Tuesday, June 21, 2011

WalMart, the Supreme Court and Marxism without Revolution

In Marxism without Revolution John Quiggan provides an interesting analysis of the current socio-economic situation: There isn't a proletariat calling for revolution in the Western world. But there clearly is a ruling class, a top 1%, which controls wealth and power. Based on the insights from several books, most notably Jerry Cohen’s if You’re an Egalitarian How Come you’re so Rich, Quittan poses the following question: How can we more effectively oppose the rule of this 1%? (Note: for a wonderful, interactive graph displaying the changing proportion of US income allocated to different groups through time, click here.)

As Cohen puts it, the revolutionary working class postulated by Marx had to satisfy four conditions:
1) They constitute the majority of society;
2) they produce the wealth of society;
3) they are the exploited people in society;
4) they are the needy people in society.
. . . . 1. and 2. give the proletariat the capacity to revolutionise society, and 3. and 4. give them the reason to do so.

It seems clear, as Cohen says, that no sensible definition of the working class is going to satisfy all four conditions.

On the other hand, there clearly is a self-conscious and generally dominant class, centered on control of capital, but including plenty of people whose source of power and wealth is derived from their job rather than from capital income. On a narrow definition, it includes the top 1 per cent of US households which now receive 25 per cent of all income and hold around 35 per cent of all wealth. More broadly, the top 20 per cent of the population has, in broad terms, increased or maintained its share of national income as the top 1 per cent have become richer. This broader group controls more than half of all income and wealth.

. . . .

Coming back to Cohen’s conditions, the case to be made against the top 1 per cent is that:

1) They constitute a tiny minority of society
2) they consume far more of the wealth of society than they actually contribute
3) they exploit their control over capital for their own benefit
4) they are the primary obstacle to meeting a wide range of social needs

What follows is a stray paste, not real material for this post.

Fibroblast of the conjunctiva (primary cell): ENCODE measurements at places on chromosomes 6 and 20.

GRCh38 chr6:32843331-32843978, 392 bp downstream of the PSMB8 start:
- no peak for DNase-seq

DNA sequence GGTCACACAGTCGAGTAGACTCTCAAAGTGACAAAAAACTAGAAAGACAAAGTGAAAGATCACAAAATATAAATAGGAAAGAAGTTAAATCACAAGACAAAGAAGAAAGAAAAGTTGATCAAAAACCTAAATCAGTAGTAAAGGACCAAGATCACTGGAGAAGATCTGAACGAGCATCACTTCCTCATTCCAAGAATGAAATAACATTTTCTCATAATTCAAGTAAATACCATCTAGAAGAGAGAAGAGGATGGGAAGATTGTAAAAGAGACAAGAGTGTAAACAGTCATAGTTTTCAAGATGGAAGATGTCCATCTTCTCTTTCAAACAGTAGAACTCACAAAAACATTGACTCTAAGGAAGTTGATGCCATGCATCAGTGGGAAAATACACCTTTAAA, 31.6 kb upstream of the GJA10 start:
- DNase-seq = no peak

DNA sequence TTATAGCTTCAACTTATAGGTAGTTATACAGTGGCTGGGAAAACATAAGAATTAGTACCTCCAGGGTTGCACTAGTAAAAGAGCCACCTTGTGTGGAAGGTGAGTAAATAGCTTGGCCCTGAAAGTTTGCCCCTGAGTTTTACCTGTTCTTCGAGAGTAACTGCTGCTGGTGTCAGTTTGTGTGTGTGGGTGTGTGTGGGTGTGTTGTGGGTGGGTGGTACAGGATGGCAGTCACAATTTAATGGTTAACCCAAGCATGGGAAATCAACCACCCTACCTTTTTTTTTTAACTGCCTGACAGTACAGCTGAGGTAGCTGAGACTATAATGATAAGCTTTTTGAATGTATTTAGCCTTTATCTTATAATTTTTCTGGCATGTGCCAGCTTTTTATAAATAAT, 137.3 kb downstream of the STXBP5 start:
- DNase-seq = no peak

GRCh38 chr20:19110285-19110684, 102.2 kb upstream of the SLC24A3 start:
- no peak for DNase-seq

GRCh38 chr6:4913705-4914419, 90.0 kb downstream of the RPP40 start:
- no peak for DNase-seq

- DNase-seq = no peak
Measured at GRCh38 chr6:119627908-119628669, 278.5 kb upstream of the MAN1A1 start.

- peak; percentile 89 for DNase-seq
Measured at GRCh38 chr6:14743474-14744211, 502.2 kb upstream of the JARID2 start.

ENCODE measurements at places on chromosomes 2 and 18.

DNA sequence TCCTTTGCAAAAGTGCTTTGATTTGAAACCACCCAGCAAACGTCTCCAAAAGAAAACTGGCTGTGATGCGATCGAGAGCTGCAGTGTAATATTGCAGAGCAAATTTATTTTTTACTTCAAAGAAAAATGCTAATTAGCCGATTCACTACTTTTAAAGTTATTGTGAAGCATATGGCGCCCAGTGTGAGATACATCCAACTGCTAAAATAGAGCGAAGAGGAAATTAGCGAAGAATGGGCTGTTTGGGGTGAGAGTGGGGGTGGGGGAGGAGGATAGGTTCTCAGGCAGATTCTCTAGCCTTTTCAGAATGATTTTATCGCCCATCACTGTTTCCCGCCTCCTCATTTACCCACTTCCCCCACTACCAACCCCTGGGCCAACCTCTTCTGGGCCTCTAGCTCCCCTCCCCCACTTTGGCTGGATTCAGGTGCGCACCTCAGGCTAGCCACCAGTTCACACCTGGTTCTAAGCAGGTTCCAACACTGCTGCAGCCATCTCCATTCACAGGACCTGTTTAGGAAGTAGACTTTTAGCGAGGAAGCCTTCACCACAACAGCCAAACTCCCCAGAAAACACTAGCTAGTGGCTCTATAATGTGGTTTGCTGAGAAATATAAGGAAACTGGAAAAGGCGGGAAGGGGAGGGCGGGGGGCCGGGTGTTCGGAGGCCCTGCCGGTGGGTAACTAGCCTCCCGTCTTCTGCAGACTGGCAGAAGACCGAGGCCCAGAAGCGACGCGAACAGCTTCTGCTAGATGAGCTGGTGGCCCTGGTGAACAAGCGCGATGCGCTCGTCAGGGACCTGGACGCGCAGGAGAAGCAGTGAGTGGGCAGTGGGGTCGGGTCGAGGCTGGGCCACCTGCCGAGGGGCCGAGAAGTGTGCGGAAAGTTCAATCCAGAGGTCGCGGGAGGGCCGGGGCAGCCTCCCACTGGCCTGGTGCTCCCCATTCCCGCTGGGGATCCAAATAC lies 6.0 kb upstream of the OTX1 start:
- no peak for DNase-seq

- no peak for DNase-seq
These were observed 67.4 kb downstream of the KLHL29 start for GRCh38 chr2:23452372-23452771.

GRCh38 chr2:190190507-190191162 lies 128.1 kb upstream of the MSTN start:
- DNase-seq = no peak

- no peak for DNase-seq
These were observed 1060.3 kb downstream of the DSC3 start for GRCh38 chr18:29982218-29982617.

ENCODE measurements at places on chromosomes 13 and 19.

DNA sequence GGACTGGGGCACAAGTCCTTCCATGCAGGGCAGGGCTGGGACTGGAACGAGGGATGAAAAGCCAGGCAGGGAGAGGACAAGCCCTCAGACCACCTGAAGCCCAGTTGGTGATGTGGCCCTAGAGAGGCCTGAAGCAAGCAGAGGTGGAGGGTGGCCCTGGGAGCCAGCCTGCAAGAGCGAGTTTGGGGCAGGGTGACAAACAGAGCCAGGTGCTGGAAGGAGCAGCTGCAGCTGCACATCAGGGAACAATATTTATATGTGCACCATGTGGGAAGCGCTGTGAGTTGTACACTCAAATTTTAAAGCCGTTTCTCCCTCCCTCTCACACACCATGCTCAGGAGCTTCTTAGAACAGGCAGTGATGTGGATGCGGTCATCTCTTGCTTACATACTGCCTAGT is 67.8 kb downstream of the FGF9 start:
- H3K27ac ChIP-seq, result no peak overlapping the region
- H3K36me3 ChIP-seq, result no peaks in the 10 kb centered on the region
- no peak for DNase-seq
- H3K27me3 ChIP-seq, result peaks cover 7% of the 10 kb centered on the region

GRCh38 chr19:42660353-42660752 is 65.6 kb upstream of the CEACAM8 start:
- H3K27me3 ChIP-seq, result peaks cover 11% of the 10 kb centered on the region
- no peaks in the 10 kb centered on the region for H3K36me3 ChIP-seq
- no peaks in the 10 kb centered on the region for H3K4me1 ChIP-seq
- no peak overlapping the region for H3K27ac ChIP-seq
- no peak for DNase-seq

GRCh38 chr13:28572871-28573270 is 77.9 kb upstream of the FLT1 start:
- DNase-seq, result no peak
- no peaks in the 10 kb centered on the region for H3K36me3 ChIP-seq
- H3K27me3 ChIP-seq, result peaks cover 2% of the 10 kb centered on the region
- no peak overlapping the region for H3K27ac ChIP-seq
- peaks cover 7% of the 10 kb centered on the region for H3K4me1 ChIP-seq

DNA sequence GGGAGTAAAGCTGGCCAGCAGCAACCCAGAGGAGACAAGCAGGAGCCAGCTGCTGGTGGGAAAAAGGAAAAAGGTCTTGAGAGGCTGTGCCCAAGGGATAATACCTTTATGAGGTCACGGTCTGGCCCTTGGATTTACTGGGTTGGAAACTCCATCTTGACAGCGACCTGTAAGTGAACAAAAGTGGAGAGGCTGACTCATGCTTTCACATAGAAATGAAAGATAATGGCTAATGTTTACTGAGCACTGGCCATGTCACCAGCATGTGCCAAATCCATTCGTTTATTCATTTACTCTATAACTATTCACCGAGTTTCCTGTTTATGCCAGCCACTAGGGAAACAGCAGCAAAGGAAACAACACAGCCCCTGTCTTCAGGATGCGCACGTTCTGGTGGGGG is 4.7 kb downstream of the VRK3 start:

. . . .

The existence of those structures mean that a relatively simple set of feasible political demands, primarily involving reversal of the losses of the past few decades, could form a basis for political opposition to the rule of the top 1 per cent. The key elements are fairly obvious, and include

  • reimposition of control over the financial system
  • restoration of a progressive tax structure, combined with a more vigorous assault on international tax evasion/avoidance
  • shifting the burden of ‘austerity’ back to those responsible for the crisis, and rejection of cuts to the welfare state
  • repeal of anti-union laws and measures to make union organization easier
With those modest goals in mind (particularly the idea of making it easier for workers to organize and pressure for their needs) it is useful to consider the recent WalMart supreme court ruling. The broad evidence clearly shows that women are, on average, paid less, are less likely to be salaried, and hold lower-ranked positions than men. This is true even though there is less turnover among women, meaning that the average female employee has been working at Walmart significantly longer than the average male employee. You can see the data for yourself here.

The Supreme Court ruled unanimously that the plaintiffs' lawyers had improperly sued under a part of the class action rules that was not primarily concerned with monetary claims. But they were divided 5 to 4, along ideological lines, on whether the suit met a requirement of the class action rules that “there are questions of law or fact common to the class.” Stated another way, the conservative majority among the court used the case as an opportunity to up the threshold for class certification. Room for Debate has an interesting mix of informed reactions to the ruling.

In simple terms, the underlying issue involves the 'homogeneity' of the class. Class action lawsuits are typically done on a contingency basis and are expensive. Thus, in situations where the individual claims are likely to be small, lawyers who undertake this work need to come up with a large class in order to justify their upfront expenses in bringing the case. In the WalMart case the average damage was approximately $1100 per year. So the lawyers devised a scheme that would let them claim 1.5 million potential class members in order compensate for the relatively low per-person claim. And, as a result, the individuals in the class were much more diverse in their personal situations than, for example, individuals exposed to asbestos on the job.

So, how does this all relate back to Quiggan's analysis? One of his suggestions was changes in laws to make union organizing easier. Or, to put the point more generally, to make it easier for the less-powerful to advance their position. This is exactly the opposite of what has happened in the Supreme Court ruling. By upping the bar for what counts as a homogeneous class the Court has made it harder for large, relatively heterogeneous classes with small individual claims to organize in order to redress their grievance.

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